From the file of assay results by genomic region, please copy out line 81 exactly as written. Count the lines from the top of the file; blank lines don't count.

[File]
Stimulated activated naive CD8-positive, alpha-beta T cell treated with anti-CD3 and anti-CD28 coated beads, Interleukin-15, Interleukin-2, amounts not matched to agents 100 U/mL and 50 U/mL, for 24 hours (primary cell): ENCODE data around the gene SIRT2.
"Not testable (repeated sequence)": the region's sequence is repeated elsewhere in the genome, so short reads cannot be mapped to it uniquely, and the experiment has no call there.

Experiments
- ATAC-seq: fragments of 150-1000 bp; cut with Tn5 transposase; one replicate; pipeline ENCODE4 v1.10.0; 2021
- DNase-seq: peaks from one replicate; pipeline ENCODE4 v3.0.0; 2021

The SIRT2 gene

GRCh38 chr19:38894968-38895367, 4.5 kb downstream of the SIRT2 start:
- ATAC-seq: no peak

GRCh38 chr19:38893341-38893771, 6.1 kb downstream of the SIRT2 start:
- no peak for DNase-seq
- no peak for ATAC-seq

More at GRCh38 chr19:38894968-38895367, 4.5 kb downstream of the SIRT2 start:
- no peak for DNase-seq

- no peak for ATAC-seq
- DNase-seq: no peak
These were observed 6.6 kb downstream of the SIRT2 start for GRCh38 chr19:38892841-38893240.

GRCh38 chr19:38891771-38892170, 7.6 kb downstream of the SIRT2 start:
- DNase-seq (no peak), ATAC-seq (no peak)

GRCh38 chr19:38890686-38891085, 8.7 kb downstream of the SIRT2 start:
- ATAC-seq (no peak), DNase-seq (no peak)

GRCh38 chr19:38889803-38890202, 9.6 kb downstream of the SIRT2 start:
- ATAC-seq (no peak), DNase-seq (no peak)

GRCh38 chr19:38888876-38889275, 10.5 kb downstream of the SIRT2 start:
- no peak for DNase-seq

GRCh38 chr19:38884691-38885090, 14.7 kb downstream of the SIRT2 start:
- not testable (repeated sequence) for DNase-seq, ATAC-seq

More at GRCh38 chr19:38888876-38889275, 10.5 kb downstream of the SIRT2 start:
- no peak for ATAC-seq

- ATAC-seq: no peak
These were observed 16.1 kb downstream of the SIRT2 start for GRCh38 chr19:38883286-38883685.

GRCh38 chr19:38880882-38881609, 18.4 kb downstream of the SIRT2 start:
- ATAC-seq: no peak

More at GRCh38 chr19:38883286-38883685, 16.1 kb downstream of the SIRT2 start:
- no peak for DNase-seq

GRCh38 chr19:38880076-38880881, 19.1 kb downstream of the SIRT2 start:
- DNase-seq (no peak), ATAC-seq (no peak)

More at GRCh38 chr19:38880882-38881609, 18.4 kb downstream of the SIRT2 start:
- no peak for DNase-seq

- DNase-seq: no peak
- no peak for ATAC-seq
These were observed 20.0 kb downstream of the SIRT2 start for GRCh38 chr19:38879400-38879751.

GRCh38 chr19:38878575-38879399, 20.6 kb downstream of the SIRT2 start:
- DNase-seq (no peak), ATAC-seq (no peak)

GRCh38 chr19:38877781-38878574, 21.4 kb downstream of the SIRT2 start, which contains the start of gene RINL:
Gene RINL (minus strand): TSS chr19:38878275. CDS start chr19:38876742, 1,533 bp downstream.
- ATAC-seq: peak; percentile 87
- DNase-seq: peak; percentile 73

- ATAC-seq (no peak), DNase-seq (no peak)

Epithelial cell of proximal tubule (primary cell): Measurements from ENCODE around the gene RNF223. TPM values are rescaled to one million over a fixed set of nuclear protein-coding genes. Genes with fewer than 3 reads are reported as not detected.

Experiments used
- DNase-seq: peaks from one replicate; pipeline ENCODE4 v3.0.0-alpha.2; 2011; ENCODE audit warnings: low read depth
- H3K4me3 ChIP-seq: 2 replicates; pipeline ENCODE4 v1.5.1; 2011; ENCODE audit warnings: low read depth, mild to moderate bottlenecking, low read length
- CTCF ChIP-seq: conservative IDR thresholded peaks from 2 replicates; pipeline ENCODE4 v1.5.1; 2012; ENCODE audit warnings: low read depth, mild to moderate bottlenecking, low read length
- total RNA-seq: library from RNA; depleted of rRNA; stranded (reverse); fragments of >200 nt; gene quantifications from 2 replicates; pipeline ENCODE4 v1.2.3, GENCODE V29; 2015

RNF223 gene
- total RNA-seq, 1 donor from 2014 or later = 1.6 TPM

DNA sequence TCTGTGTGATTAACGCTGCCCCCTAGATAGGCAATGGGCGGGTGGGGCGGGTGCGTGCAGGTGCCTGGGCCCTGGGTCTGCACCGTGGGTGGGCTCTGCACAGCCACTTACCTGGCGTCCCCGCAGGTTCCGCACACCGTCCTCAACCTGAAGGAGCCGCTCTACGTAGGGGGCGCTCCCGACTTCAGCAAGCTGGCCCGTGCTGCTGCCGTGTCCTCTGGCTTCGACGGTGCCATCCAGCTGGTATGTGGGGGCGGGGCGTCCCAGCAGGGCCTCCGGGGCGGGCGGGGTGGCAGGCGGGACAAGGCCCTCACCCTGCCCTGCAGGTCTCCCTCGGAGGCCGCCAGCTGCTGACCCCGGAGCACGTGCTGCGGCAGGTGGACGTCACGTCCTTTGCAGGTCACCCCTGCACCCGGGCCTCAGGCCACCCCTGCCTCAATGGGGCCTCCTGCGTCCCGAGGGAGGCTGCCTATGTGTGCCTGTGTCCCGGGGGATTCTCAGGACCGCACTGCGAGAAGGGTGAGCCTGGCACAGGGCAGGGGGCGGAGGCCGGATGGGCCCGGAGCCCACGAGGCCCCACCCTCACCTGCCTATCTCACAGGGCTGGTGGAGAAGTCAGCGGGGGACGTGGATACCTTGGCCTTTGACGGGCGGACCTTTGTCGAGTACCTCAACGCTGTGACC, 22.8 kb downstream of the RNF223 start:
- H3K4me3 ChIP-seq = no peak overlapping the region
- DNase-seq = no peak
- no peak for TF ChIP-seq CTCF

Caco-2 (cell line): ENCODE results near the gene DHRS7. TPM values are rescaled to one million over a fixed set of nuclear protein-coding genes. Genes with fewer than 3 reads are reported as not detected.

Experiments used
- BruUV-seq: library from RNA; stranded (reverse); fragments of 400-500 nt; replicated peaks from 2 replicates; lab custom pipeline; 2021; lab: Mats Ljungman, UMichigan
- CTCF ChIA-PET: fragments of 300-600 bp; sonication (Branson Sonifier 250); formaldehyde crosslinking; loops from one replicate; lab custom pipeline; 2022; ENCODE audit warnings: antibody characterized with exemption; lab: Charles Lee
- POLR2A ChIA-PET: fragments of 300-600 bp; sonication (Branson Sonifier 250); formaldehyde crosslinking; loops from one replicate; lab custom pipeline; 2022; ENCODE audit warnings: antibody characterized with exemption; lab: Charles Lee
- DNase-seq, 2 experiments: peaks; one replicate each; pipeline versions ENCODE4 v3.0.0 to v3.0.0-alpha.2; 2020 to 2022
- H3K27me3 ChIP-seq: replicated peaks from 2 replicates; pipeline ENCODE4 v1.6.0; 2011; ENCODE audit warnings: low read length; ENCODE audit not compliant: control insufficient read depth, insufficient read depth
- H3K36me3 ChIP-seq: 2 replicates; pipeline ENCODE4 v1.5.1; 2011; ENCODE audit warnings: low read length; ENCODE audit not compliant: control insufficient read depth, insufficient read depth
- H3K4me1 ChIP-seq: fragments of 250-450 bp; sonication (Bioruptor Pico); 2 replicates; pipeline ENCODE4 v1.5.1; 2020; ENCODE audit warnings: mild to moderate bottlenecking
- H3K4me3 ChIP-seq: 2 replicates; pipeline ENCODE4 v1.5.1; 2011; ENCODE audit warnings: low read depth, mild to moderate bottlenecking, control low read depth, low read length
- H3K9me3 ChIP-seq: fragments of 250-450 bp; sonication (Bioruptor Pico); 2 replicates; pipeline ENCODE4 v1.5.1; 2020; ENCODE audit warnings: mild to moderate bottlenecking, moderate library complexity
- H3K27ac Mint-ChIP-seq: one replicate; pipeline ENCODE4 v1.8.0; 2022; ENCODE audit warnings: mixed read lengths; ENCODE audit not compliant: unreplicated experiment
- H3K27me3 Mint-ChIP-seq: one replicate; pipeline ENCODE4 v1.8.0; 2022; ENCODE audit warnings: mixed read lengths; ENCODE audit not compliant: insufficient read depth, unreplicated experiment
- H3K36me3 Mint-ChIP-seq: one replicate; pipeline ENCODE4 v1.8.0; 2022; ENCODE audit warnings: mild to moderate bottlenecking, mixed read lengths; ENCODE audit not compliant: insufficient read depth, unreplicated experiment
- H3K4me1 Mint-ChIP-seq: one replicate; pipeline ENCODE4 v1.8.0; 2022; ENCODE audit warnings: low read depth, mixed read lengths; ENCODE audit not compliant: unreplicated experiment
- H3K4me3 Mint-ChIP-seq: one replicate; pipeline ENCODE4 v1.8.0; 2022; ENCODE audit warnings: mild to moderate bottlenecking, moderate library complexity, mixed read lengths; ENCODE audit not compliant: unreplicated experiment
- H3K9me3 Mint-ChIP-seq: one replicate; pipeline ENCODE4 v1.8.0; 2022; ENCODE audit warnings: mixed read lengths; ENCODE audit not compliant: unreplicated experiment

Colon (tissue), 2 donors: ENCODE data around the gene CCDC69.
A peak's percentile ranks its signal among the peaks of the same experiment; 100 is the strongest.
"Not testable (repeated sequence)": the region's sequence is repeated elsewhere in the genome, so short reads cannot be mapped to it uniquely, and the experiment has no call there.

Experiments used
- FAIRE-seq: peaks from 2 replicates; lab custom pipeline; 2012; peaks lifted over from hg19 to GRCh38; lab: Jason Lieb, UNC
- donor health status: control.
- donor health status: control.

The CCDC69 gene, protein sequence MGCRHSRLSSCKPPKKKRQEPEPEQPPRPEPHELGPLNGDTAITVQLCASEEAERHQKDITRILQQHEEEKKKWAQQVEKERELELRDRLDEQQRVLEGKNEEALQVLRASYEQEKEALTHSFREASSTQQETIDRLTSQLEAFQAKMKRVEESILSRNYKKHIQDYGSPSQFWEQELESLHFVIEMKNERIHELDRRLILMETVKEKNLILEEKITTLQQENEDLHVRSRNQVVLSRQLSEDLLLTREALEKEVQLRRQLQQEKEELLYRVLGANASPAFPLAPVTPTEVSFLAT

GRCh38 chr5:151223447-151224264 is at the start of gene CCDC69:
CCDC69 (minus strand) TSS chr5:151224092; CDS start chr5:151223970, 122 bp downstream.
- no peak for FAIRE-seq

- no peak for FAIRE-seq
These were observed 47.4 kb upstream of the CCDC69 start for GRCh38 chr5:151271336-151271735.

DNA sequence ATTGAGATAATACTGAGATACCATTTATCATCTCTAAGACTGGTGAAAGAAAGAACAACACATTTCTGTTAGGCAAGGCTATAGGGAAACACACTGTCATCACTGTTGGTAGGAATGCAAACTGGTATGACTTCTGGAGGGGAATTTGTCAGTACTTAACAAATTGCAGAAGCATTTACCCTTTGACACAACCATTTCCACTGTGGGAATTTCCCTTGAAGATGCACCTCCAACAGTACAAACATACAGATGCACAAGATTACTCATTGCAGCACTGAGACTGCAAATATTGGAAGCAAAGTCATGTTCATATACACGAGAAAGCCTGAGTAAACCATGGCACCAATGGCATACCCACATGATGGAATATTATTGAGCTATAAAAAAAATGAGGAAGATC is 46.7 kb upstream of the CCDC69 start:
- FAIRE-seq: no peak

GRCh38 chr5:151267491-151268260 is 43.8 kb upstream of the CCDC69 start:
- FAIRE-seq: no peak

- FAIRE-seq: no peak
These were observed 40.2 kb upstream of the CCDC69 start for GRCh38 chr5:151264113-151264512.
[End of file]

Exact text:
Experiments used